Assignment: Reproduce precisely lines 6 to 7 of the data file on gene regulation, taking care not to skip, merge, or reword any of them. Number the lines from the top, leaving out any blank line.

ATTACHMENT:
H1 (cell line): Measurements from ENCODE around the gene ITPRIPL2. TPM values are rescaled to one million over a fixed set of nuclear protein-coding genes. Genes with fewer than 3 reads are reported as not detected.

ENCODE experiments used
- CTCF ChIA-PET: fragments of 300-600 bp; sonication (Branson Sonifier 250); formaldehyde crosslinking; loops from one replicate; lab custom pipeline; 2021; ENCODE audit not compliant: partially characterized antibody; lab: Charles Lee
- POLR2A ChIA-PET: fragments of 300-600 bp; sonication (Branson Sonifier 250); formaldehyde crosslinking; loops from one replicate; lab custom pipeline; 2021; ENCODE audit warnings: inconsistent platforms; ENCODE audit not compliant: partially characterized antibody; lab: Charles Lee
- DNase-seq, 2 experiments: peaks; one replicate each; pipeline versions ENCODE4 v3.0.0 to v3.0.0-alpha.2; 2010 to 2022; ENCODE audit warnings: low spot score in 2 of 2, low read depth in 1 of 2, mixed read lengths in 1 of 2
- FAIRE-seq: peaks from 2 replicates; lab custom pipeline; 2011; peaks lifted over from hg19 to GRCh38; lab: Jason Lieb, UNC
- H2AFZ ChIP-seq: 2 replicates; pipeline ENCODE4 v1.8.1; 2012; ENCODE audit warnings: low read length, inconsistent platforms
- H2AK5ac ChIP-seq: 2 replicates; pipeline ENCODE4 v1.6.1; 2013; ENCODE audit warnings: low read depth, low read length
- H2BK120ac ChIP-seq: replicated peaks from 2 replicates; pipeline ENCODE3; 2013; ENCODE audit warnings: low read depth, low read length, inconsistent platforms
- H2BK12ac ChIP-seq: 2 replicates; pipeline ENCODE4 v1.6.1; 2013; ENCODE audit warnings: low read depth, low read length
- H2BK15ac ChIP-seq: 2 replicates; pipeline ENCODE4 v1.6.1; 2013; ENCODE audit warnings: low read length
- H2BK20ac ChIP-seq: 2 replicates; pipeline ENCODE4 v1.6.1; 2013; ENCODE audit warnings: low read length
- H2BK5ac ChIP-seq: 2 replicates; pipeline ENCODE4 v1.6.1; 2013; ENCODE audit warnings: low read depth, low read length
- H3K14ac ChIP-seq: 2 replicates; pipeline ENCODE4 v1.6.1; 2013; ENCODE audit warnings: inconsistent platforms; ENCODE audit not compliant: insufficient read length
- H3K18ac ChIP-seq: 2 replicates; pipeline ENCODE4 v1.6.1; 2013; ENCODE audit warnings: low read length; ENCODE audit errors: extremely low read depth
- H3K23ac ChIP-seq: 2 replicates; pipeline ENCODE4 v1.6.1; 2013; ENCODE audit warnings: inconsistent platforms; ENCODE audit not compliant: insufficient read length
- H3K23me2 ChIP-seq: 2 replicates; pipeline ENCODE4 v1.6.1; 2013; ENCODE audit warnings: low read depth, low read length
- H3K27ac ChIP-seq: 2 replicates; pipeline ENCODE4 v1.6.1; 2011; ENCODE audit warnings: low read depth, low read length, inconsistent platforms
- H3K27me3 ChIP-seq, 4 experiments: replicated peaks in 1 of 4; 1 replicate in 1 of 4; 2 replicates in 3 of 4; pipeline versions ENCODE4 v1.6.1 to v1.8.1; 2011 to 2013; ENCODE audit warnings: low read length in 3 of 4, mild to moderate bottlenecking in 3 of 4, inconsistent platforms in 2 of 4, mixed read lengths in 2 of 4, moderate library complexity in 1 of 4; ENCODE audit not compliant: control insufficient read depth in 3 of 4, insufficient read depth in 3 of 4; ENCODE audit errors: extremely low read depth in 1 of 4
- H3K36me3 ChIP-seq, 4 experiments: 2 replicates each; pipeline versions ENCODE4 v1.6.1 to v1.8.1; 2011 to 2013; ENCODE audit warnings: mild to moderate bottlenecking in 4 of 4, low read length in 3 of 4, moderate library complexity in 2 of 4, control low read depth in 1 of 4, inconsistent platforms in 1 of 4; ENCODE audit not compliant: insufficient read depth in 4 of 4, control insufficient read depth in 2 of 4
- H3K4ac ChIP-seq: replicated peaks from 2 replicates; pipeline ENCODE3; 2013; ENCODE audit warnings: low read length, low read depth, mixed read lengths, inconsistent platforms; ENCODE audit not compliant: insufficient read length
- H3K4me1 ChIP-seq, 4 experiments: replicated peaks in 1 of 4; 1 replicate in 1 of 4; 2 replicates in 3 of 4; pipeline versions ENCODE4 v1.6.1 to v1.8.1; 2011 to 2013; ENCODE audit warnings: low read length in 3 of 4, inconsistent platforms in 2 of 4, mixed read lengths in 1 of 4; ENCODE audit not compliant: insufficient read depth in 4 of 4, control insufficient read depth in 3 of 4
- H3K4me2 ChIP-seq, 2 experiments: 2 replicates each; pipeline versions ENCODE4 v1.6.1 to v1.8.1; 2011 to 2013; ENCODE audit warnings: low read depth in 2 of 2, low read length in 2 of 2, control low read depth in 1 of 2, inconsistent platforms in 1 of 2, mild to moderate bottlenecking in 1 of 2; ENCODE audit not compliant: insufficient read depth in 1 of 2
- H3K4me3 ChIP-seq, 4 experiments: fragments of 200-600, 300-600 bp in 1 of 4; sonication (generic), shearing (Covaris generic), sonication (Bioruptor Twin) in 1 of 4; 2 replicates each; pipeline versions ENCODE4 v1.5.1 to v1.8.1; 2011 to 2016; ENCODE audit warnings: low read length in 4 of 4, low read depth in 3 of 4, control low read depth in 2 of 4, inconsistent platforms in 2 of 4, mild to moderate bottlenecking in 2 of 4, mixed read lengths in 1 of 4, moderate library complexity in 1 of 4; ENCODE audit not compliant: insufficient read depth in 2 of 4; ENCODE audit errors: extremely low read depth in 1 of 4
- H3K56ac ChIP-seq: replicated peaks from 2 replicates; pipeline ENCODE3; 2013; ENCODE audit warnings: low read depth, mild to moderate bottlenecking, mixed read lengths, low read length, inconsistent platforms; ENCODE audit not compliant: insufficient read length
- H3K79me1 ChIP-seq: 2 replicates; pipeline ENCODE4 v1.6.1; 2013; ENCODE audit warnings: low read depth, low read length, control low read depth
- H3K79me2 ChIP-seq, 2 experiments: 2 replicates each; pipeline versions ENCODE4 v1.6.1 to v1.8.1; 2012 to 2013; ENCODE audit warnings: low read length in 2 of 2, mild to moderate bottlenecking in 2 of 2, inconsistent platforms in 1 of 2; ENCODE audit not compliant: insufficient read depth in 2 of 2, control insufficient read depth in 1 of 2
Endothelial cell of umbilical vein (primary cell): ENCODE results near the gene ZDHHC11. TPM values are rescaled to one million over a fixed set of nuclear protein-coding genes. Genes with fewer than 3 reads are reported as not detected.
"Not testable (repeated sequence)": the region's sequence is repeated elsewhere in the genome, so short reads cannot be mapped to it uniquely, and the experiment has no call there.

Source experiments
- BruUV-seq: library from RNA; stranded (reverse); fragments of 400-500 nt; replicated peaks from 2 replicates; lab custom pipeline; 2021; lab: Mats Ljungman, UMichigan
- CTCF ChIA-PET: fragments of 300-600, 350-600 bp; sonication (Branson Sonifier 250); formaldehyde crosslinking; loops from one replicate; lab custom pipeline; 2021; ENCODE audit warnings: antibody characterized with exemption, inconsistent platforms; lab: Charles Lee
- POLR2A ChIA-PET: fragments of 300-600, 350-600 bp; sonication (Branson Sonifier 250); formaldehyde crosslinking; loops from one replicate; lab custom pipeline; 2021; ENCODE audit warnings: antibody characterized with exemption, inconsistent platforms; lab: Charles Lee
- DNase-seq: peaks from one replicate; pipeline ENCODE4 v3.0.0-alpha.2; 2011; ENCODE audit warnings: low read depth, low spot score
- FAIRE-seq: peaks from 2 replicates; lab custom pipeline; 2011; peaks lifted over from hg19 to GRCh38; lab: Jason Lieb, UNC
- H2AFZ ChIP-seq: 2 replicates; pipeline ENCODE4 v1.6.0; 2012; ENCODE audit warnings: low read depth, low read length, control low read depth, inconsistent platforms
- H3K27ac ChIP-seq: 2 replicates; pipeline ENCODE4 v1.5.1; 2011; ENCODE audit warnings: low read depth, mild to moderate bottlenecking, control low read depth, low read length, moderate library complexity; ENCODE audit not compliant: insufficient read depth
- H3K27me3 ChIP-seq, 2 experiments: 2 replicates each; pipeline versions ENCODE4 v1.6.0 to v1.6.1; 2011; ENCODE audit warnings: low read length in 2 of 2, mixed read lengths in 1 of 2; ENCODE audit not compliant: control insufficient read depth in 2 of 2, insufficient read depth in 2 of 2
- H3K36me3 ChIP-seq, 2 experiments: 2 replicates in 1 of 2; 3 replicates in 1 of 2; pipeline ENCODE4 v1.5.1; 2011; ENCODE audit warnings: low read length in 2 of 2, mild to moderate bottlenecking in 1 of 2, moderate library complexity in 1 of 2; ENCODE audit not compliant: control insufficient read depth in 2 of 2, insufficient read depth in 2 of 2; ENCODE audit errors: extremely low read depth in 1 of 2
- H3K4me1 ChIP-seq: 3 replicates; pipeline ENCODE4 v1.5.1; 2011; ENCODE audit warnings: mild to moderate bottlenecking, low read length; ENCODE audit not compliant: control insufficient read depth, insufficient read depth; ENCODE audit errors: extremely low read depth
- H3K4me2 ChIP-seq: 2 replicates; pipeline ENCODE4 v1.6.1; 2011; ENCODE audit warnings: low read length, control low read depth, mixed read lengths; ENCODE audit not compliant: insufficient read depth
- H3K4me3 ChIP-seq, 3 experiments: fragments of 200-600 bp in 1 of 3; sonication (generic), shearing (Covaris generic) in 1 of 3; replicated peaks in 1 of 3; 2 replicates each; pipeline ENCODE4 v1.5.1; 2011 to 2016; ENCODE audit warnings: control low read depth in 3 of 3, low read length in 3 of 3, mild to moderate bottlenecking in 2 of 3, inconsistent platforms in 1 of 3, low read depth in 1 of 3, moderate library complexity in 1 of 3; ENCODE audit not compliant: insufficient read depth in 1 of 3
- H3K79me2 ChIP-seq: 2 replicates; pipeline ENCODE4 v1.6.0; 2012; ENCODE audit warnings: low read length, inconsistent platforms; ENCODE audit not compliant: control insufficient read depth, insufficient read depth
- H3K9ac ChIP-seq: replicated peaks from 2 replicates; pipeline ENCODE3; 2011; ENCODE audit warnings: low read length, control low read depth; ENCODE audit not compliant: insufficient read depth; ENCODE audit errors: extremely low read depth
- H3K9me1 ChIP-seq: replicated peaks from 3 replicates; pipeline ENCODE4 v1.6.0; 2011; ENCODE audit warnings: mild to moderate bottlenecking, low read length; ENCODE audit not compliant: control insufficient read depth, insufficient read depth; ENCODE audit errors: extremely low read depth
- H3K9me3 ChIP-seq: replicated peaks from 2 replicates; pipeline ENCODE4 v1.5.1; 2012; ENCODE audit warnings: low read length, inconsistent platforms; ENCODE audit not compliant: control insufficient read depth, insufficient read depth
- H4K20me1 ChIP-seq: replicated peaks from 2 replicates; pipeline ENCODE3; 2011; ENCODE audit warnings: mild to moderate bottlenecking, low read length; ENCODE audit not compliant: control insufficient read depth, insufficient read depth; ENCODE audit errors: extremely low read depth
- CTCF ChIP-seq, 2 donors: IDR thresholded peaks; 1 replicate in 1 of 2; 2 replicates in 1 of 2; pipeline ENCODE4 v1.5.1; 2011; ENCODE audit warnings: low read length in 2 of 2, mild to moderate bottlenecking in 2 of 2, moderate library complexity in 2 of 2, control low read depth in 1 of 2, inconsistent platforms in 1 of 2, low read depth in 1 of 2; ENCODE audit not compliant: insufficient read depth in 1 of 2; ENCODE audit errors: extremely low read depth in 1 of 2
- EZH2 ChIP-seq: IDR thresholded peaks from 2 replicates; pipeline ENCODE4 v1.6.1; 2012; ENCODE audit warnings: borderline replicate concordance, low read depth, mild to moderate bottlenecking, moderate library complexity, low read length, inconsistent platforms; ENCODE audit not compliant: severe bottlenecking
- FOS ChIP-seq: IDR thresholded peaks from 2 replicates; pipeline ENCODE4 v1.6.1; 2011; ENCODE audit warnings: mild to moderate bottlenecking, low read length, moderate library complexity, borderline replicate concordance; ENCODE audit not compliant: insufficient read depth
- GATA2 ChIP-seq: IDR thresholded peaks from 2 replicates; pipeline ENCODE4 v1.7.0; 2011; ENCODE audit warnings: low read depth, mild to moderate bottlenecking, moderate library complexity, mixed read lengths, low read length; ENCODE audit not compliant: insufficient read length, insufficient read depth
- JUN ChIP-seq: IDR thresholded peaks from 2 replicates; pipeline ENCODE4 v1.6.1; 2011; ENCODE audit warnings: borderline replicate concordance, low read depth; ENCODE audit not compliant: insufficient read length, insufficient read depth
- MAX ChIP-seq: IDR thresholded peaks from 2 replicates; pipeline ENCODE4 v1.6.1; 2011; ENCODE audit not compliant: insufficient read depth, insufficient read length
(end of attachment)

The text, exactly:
- FAIRE-seq: peaks from 2 replicates; lab custom pipeline; 2011; peaks lifted over from hg19 to GRCh38; lab: Jason Lieb, UNC
- H2AFZ ChIP-seq: 2 replicates; pipeline ENCODE4 v1.8.1; 2012; ENCODE audit warnings: low read length, inconsistent platforms